Today I did the Exercism exercise for Leap Years in Scheme. It was essentially a port of the Python code I wrote, but in Scheme. If you want to see it LMK.
Today I got curious about how Guile works. Chris Webber was asking questions in the #guile channel about some networking implementation details in Guile. I was curious what he was asking and wondered if I could play along at home. Sadly I am pretty much out of my depth when it comes to C code, so I quickly bounced off of his issue. But it got me curious enough to wonder what goes on under the covers of Guile.
One thing I have found incredibly pleasant with Guile is the manual. Good manuals explain how to use the software. Great manuals encourage you to understand the software and the implementation details. What the Guile manual does is not only explain the REPL (the interface you get when you type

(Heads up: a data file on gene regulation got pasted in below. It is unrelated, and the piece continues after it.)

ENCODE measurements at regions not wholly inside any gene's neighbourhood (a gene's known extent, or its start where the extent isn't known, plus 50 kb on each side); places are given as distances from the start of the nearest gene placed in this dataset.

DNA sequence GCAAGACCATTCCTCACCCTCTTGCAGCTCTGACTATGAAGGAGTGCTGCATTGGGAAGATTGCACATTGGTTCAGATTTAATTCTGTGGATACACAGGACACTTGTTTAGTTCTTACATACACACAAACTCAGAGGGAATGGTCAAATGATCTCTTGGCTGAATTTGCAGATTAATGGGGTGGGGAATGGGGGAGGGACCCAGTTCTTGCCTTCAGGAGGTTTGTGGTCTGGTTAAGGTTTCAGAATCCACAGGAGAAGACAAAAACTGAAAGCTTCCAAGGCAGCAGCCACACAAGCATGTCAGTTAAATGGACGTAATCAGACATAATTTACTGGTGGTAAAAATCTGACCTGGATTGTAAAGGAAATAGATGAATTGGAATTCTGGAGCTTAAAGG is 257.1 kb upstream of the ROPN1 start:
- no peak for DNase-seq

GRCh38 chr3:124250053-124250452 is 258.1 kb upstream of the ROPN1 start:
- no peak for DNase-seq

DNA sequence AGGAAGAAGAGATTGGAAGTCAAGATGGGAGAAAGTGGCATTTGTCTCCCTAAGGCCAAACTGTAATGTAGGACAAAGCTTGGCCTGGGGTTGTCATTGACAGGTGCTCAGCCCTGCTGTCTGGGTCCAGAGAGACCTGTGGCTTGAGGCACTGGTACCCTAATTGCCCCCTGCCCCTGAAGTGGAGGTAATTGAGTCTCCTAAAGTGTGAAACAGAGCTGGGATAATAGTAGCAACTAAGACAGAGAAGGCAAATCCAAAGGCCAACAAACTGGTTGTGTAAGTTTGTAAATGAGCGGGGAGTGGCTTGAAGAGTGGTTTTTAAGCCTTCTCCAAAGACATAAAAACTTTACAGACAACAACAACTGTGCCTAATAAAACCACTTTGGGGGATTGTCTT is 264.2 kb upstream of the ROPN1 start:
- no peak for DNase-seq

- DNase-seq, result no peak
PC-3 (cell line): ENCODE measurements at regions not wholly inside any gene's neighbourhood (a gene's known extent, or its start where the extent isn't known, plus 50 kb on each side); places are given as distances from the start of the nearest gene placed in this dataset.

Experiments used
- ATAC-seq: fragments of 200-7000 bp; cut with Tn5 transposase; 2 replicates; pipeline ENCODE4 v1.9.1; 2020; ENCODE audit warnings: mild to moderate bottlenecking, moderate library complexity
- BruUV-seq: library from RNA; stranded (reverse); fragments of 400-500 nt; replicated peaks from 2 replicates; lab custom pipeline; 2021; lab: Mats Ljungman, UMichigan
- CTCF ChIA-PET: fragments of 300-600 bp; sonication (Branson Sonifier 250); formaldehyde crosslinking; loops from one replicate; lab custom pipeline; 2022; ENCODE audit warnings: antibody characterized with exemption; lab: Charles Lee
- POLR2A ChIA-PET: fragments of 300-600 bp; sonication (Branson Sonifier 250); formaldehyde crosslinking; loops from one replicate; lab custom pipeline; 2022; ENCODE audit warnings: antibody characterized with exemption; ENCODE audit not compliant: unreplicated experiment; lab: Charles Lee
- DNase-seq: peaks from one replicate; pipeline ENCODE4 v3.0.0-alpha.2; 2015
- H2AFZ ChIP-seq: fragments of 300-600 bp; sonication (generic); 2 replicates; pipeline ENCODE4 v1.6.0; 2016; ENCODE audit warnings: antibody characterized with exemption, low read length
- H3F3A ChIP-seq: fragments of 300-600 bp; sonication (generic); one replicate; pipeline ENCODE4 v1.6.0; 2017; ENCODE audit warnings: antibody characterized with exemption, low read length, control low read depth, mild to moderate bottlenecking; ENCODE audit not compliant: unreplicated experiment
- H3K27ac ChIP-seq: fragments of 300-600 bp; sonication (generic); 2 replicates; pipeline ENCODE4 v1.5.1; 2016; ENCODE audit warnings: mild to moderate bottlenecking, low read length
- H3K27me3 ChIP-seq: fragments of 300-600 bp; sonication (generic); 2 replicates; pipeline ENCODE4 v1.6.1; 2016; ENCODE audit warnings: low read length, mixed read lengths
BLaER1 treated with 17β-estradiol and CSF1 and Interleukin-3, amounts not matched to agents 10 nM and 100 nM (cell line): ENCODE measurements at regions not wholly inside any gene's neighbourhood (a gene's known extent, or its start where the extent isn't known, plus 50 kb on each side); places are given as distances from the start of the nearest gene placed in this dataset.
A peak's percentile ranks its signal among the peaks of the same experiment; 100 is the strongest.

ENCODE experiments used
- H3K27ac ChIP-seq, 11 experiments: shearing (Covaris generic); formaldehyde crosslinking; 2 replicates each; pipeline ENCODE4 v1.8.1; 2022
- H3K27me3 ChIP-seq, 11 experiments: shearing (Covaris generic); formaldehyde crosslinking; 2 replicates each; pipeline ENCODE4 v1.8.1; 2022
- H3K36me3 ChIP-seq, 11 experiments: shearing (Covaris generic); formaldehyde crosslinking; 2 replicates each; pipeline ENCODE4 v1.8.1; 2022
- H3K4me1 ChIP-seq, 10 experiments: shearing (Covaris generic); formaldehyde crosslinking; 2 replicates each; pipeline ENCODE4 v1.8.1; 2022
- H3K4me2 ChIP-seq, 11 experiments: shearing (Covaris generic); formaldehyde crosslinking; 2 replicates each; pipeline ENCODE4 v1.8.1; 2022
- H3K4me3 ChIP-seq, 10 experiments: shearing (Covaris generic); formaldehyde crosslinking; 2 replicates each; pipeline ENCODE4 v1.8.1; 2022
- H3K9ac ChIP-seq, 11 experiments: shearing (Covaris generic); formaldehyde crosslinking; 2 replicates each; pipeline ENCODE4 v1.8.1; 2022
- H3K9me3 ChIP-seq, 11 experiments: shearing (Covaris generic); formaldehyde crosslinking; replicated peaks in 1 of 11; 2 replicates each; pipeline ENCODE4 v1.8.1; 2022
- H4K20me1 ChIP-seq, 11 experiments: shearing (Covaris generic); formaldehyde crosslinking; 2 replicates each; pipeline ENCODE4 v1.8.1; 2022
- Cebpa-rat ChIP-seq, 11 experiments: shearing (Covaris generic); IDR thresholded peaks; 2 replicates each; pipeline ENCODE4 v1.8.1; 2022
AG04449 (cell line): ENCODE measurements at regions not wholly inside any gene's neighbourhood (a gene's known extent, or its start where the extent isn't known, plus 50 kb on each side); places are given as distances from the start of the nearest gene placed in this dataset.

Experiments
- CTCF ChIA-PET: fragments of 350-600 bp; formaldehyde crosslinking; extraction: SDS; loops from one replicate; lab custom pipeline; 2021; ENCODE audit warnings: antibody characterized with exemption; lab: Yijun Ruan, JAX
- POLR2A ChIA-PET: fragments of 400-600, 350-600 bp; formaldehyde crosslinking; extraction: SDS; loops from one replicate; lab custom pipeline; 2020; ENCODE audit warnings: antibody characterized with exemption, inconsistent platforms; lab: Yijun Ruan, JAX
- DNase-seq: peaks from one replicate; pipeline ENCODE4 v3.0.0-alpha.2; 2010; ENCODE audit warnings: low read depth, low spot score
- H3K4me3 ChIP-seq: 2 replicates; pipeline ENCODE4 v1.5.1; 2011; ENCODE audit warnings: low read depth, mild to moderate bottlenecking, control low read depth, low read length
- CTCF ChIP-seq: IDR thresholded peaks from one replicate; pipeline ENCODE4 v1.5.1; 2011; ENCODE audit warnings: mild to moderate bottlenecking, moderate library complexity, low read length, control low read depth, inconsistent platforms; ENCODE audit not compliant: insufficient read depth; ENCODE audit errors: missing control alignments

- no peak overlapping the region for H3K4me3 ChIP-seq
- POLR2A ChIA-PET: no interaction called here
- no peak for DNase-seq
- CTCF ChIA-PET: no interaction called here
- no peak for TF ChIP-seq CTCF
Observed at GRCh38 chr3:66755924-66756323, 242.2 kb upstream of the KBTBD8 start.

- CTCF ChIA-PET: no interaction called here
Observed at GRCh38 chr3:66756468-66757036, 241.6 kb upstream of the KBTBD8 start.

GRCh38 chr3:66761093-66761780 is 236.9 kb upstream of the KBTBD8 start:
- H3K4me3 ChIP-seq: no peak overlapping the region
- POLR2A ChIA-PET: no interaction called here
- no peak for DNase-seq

guile) and the API (how you can incorporate Guile into your C programs), but it also explains how things are implemented underneath. It encourages a deeper understanding of what is going on at the C code level. And it doesn't just cover what is there but also what you could try and why that might not do what you'd expect. In brief it is like having an expert programmer guide you through design decisions as though you are being mentored. It makes this manual a pleasure to read, and is easily one of my favorite manuals to date.
Definitely check out The Guile manual; it'll help make you a better programmer.